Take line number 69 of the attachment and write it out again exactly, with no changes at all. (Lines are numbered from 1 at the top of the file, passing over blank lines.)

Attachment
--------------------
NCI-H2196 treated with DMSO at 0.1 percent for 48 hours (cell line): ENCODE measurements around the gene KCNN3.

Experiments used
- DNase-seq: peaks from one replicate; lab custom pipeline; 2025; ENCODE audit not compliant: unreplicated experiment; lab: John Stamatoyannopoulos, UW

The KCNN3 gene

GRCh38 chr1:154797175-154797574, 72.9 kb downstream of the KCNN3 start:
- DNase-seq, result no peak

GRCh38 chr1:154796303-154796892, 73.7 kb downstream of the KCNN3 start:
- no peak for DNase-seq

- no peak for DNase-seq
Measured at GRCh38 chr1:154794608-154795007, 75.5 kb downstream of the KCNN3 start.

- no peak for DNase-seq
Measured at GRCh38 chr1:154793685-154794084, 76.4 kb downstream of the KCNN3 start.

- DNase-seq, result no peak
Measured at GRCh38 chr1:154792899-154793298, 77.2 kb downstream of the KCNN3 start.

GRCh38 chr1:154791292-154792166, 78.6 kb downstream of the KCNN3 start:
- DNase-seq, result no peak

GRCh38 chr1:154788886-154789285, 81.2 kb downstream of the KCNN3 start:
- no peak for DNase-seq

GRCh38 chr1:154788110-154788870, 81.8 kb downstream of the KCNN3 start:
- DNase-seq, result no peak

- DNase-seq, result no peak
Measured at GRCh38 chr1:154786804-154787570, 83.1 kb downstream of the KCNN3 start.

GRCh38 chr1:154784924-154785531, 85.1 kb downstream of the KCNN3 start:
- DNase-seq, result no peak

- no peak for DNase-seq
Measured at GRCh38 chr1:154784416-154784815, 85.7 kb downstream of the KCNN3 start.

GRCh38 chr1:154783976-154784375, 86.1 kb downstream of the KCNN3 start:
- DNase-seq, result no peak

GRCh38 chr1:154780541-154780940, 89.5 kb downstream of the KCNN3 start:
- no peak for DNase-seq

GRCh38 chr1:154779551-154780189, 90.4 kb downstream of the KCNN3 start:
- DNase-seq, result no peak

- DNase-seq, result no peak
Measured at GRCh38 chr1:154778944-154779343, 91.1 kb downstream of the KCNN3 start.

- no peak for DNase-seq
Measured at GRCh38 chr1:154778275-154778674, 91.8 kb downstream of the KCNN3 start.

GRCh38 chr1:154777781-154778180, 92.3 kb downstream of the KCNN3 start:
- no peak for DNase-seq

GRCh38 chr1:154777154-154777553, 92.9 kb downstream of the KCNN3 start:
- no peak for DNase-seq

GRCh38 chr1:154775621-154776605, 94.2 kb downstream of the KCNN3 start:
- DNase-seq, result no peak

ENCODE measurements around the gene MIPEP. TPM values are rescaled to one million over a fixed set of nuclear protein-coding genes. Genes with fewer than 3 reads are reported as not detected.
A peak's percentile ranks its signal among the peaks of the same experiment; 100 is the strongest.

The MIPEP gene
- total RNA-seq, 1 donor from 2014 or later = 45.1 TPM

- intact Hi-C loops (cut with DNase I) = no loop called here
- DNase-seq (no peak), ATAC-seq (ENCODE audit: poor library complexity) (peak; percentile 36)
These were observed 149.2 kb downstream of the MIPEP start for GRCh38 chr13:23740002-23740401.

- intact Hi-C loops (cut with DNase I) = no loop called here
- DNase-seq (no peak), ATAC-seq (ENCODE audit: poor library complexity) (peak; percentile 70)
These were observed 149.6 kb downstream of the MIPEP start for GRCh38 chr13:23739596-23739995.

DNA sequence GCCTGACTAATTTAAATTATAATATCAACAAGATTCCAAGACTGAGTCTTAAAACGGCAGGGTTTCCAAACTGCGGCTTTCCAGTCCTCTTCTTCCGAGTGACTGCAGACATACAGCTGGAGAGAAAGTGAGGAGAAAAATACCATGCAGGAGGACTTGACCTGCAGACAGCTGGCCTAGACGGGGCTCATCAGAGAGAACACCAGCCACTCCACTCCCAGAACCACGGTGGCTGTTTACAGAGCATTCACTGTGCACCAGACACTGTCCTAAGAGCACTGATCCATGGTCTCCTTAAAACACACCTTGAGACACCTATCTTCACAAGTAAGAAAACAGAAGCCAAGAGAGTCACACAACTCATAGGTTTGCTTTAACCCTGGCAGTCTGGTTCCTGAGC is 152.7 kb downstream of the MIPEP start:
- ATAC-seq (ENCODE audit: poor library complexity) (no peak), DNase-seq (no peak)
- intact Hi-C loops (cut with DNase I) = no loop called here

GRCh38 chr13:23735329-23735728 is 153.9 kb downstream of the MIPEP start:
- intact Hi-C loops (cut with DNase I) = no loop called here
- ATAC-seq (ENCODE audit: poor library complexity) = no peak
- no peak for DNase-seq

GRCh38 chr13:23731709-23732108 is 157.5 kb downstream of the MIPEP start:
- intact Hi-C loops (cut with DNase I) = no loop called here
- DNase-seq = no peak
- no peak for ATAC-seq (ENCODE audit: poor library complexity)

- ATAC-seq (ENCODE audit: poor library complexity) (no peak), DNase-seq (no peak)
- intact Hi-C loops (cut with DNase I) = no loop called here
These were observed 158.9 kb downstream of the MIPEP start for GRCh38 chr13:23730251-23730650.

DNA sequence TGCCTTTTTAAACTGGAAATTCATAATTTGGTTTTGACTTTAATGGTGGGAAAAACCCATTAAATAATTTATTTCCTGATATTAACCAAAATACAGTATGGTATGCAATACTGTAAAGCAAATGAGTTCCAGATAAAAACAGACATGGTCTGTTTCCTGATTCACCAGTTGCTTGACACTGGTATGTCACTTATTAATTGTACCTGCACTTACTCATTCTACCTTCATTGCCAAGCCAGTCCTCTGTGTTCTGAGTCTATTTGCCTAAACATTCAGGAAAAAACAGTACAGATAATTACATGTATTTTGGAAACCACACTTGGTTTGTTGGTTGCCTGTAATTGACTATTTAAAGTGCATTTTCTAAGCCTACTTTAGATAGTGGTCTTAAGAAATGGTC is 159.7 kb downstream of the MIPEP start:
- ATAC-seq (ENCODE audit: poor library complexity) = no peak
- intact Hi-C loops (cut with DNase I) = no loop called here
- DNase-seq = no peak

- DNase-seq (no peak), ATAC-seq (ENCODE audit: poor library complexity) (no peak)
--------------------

- intact Hi-C loops (cut with DNase I) = no loop called here